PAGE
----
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And so, another working week will soon draw to a close. Not a moment too soon, yes? This is, you may recall, our treasured signal to daydream about weekend plans. Our agenda is especially modest. We hope to tend to the Pharmalot campus, take our short person for a dollop of ice cream, and promenade with the official mascot. And what about you? This is a fine time to enjoy the great outdoors, so perhaps a jaunt to the beach or a hike up a mountain is in order. You could engage in a little spring cleaning. Or simply catch up on your reading. Well, whatever you do, have a grand time, and be safe. Enjoy, and see you soon. …

A pharmaceutical turnaround artist has teamed up with a former Martin Shkreli acolyte in an effort to depose him, recruiting a few industry lifers with a new plan for the former Turing Pharmaceuticals, STAT reports. If they succeed, step one would be undoing the 4,000% price increase on the drug that transformed Shkreli from an anonymous entrepreneur into the reviled “pharma bro.” “I want to right the wrongs,” Jason Aryeh, a health care investor, told STAT. “I want to throw the bad guys out. There isn’t a bigger, badder guy than Martin Shkreli.”

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  • Current human clinical trials indicate that aducanumab does not reliably lead to meaningful clinical benefit in symptomatic or asymptomatic Alzheimer’s. The current aducanumab data are uncompelling. Some critics of “the amyloid hypothesis” have seized this moment of ambiguity about aducanumab as evidence that the amyloid hypothesis must be wrong. There are 28 disease-causing mutations in the amyloid precursor gene APP alone: all cause Alzheimer’s, and all do so apparently because each mutation accelerates accumulation of a neurotoxic amyloid “oligomer”. Trialists can reliably purge the brain of all detectable amyloid but — so far — not in a way as to cause reliably a meaningful clinical benefit. Though disappointing, wholesale rejection of the amyloid hypothesis is unjustified. The advantage of aducanumab (and lecanemab and donanemab) is that they purge all detectable amyloid while “moving the needle” on clinical trajectory (albeit to a degree unlikely to be noticeable to patients or families). However, laboratory evidence indicates that while some amyloid oligomers are toxic, there are also oligomers that can be inert or even beneficial. We are hamstrung by our current inability to distinguish amyloid oligomer subtypes in the living brain. The challenge is to identify the “right” at-risk population for subject selection and marry them to the “right” dosing and timing scheme so as to deplete harmful amyloid oligomer subtype(s) at the disease stages when these subtypes are important. Biogen is obliged to establish a protocol leading reliably to a meaningful clinical benefit.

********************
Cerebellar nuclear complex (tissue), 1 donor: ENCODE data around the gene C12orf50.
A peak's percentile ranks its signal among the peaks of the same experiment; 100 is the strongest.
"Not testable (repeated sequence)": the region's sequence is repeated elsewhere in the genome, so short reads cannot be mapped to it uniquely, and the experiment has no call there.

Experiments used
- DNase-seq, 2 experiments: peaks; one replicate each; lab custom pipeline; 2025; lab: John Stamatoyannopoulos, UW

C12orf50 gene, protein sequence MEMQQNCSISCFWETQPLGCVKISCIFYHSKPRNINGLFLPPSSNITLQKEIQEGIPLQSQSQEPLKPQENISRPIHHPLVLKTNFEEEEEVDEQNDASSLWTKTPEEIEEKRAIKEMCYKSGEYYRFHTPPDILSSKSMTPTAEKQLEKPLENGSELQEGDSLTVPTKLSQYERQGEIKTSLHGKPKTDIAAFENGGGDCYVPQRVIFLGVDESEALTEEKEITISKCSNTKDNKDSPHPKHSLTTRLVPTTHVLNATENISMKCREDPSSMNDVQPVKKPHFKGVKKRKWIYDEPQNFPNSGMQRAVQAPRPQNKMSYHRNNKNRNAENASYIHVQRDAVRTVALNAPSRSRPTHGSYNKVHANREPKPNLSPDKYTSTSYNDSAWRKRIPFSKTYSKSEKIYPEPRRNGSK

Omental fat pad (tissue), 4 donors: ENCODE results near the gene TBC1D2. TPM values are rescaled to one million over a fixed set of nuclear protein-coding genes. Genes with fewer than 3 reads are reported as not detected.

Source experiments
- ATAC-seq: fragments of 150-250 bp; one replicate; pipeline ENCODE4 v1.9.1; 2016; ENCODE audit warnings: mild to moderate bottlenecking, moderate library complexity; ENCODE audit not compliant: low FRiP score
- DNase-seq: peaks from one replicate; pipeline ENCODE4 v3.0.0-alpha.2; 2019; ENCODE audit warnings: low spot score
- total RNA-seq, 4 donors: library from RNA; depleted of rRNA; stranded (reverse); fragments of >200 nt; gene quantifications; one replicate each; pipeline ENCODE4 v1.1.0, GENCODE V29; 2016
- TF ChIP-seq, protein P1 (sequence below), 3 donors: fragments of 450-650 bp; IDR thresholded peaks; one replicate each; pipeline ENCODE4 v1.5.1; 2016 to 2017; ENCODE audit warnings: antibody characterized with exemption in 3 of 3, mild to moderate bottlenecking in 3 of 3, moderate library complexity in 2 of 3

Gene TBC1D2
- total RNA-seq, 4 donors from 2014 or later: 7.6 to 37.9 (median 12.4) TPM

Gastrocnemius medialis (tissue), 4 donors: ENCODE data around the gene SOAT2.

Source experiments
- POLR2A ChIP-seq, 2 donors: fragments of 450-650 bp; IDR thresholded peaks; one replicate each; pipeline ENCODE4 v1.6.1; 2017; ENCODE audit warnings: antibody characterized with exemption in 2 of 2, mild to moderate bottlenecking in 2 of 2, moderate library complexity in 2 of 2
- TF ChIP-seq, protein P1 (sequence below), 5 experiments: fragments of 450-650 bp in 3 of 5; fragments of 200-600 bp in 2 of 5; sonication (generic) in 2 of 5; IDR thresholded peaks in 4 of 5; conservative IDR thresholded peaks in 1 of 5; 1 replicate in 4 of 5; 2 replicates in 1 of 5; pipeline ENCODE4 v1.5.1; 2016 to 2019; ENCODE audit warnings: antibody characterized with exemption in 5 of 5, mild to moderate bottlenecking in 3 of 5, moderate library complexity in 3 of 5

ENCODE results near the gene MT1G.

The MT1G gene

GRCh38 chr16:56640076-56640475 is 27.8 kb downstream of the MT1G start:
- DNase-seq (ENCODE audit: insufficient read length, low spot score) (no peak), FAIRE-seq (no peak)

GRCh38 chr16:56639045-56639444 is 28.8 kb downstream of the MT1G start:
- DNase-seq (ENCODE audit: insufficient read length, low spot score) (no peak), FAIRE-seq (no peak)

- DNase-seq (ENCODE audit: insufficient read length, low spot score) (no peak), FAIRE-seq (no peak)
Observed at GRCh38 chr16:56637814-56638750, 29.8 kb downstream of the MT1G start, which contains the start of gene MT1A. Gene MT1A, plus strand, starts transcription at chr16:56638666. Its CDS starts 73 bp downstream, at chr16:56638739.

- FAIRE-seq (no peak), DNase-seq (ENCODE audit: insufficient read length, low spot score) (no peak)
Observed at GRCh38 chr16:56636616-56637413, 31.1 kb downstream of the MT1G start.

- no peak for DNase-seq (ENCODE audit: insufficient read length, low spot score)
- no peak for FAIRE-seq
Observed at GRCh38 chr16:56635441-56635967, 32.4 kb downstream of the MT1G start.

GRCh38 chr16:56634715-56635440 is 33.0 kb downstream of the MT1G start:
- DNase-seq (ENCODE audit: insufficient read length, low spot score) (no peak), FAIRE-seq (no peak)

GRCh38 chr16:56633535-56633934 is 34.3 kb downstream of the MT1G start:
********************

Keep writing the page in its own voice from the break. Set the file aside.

• It is indeed late in the day to observe this development, but I have asked on “these pages” more than …. Thrice, did the prices for the the PharmaBro drug ever get lowered?
    Now that I have this not unexpected answer (NO), I should ask about those 2 Valiant drugs that went up some …. 700 pct? I should indeed, but will I?

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